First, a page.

Eric Wong






Silver Spring, Md.

Racing Class:


Sponsors:, Bimmerworld, MCS, Epic Motorsports, Diffs Online, Detailers Domain, Givens Collision

Day Job:

Patent examiner

Favorite Food:


Favorite TV show:

whatever’s on the DVR

Favorite Movie:


Favorite Book:

Speed News

Favorite Track:

Watkins Glen

Dream Racecar:

Porsche Cup Car

NASA Mid-Atlantic’s German Touring Series leader Eric Wong is the kind of guy who likes to travel to other NASA regions to get a taste of different tracks and to meet GTS drivers from outside the Mid-Atlantic region. He will often add the new racers he’s met to his list of Facebook friends — then proceed to smack-talk them when he’s about to come and race in their region.

“It’s always fun going out to a new region and meeting new people and racing the top guys in their regions,” Wong said. “I try to get a bunch of people from my region together and say, “Hey, let’s all go down there and steal their trophies. You start to develop a relationship with lots of different people and kind of grow your NASA family. I like to trash talk a lot, so I’m always on Facebook with a lot of people and we’re always trash-talking each other, and that’s always fun.”

It is all in good fun. A patent examiner specializing in fiber optics with the U.S. Patent Office, Wong said his weekends at the track are his escape from what he says can sometimes be a repetitive job.

“If you’ve got a patent application for something, my job is to find it,” he said. “If it’s not already out there, then the process of granting that patent begins. I work a lot with patent attorneys and sometimes inventors.”

His love for cars and driving fast started in college, when his roommate introduced him to autocross. It didn’t matter that his roommate had a Saturn or that Wong owned a super agile 1995 Pontiac Grand Am. After college, he bought a C5 Corvette, which he also autocrossed — till he wrecked it at the finish line one weekend. He spun it, and sailed backward over a curb and into a tree. The good news is he had nailed the top time of the day. Temporarily.

Wong admits it was actually his sister who got him interested in BMWs. Believe it or not, she let him take her E36 M3 to the track, and his wife also let him take her E36 M3 to the track.

“It was a really nice E36 M3 street car with very low miles. So I kind of … took her car,” he said with a chuckle. “She said it was like bait to get me to marry her, or something along those lines.”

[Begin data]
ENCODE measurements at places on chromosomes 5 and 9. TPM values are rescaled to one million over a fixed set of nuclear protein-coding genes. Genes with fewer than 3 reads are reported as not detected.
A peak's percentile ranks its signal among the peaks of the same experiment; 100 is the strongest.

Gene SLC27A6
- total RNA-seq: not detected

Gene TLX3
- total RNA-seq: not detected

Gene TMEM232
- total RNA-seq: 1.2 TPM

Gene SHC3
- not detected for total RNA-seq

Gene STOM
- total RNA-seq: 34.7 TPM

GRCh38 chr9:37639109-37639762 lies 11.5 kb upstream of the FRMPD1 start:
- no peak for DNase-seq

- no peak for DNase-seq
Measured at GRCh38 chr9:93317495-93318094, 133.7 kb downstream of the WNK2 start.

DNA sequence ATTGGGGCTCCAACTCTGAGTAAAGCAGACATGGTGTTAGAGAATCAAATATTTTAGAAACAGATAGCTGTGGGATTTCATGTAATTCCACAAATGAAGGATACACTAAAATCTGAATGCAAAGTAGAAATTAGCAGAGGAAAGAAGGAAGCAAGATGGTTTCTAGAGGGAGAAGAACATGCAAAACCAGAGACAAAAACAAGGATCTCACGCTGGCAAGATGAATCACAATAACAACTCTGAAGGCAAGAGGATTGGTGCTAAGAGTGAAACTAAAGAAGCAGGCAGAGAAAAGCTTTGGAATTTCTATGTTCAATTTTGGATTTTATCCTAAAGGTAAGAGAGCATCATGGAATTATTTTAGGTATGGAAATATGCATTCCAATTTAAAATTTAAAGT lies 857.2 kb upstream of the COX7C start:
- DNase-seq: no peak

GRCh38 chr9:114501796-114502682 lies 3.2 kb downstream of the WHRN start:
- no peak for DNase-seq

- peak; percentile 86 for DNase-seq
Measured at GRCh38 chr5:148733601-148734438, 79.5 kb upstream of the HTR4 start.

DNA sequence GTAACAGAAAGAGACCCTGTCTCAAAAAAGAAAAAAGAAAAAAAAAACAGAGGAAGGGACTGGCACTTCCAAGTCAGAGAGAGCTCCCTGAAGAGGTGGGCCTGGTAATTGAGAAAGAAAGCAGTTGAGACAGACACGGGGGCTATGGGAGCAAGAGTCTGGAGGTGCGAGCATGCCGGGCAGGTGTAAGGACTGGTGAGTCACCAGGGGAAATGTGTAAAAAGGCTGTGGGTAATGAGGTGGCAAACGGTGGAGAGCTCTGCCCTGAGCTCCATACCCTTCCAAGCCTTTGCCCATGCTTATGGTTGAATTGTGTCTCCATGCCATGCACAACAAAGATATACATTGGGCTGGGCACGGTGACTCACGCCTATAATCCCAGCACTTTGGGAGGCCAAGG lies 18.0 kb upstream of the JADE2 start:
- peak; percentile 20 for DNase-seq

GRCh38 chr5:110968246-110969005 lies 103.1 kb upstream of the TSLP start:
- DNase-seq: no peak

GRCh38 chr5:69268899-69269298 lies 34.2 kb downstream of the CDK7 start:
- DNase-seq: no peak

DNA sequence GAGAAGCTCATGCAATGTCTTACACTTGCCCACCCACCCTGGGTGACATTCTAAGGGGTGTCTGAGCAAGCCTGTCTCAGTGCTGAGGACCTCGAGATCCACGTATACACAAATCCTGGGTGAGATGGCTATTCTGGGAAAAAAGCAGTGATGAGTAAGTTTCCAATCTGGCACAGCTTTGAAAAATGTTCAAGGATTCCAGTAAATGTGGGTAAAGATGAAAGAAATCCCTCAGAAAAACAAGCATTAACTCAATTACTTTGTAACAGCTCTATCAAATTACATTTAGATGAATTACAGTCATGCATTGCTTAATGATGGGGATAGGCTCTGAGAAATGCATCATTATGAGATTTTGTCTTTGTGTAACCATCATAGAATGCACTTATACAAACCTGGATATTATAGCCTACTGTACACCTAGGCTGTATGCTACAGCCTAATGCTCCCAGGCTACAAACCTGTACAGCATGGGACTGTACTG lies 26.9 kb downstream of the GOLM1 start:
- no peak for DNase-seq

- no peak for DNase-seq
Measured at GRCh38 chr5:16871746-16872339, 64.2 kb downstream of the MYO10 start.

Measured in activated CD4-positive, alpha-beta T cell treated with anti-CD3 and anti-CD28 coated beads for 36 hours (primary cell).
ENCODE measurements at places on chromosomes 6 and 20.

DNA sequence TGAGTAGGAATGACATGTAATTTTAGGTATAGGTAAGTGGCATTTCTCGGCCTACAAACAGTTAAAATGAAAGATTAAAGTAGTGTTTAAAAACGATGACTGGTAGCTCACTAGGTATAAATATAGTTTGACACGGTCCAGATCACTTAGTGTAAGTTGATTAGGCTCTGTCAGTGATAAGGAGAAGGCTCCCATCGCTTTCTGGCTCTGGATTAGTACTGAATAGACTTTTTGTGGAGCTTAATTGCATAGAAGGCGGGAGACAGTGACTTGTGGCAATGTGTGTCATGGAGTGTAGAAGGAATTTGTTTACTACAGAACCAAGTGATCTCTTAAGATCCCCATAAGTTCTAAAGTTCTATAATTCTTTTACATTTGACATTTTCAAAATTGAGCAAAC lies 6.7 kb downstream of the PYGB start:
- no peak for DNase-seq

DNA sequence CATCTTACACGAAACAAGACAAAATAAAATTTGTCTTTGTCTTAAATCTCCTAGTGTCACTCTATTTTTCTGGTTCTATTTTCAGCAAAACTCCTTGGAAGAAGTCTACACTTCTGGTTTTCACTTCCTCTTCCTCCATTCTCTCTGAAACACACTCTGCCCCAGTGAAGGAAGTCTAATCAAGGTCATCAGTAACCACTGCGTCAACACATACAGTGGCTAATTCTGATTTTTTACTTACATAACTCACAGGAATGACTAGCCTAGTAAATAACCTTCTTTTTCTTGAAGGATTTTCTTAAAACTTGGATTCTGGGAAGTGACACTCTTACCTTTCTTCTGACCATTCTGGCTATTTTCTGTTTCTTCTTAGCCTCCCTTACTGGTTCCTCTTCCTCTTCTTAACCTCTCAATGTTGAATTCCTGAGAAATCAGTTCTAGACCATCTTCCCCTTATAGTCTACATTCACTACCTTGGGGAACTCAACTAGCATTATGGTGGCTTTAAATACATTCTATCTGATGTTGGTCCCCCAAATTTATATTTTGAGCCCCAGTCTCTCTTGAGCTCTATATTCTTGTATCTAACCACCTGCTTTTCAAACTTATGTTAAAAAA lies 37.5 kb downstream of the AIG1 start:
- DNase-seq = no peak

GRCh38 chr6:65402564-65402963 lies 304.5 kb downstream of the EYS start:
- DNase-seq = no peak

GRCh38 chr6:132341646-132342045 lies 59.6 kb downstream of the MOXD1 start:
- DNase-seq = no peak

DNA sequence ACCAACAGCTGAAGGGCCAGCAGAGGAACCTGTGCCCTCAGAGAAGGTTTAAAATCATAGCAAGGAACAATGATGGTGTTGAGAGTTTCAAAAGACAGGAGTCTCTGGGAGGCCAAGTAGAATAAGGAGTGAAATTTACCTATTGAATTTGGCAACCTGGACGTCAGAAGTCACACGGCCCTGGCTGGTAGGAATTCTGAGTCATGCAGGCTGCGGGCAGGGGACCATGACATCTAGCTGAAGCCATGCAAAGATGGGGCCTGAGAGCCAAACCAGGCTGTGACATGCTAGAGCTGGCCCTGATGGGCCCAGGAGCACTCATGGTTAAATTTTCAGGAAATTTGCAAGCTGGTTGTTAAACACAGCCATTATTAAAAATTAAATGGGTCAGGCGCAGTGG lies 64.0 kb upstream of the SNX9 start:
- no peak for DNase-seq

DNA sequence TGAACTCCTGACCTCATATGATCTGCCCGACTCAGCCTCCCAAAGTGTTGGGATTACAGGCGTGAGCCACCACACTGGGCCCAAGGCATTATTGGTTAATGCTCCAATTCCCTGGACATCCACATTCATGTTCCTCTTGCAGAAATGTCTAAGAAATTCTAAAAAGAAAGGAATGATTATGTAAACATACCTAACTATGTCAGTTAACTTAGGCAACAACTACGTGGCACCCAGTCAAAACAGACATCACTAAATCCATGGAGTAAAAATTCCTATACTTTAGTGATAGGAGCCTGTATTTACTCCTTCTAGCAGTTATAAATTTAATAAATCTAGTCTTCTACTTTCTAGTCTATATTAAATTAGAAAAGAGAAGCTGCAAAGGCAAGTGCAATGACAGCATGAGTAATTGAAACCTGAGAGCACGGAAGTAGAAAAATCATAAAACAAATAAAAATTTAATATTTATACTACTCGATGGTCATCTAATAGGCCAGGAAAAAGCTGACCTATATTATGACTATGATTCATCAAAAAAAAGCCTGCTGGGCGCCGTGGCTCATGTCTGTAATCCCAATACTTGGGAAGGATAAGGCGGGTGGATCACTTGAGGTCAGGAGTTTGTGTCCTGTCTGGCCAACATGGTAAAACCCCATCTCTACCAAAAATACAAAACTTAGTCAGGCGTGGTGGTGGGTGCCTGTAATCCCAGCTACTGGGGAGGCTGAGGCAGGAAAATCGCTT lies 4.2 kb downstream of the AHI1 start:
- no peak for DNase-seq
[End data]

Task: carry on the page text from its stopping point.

It obviously worked because Wong and his wife now have a 2-year old son. They decided her car was too nice, so they bought another E36 M3 — are you seeing a trend here? — with higher mileage that Wong could take to the track without feeling guilty. That was a smart move, because Wong “kissed” a tire wall with the car, at which point he went all in and made it into a racecar.

“I said, ‘I’m going to turn this into a track car,’” he recalled. “I thought I’d build it into a racecar thinking, ‘Eh, it’s not going to be that much more money.’ And, of course, we all know how that ends.”


Well, for Wong, it ended with a new beginning, because shortly thereafter he set about building a newer E46 car for competition in GTS3, a series he’s been leader of since 2008. A NASA member since 2001, Wong now leads the GTS3 points chase in the Mid-Atlantic region and will be vying for a Championship in the Eastern States Championships at Road Atlanta at the end of the month. He hasn’t driven that track since his son was born, but he has some seat time there from when he used to visit the track on his out-of-region race trips.

“If it were closer, that would be my favorite track,” Wong said. “I like to think of Road Atlanta as a mix between VIR and Watkins Glen. It’s got downhill esses instead of uphill esses. Turn 12 is always fun, and Turn 1, too.”

After this season, he’s considering building a Spec E46 for the new NASA class. Admittedly not a fan of spec-class racing, Wong likes the build recipe for Spec E46.

“Actually a lot of people are talking about it right now. A lot of people are building them, and a lot of good drivers are building them,” he said. “I prefer my racecars to handle and drive well. I don’t want to have to drive around substandard suspension, so in that sense, you have spend a little bit more money up front to get the car to handle well and be fun to drive, and I think that’s a key selling point for that class.”

If he does build a new car, you can bet he’ll be out meeting people, adding them to his Facebook friends list — and smack-talking every one of them.

Image courtesy of Eric Wong

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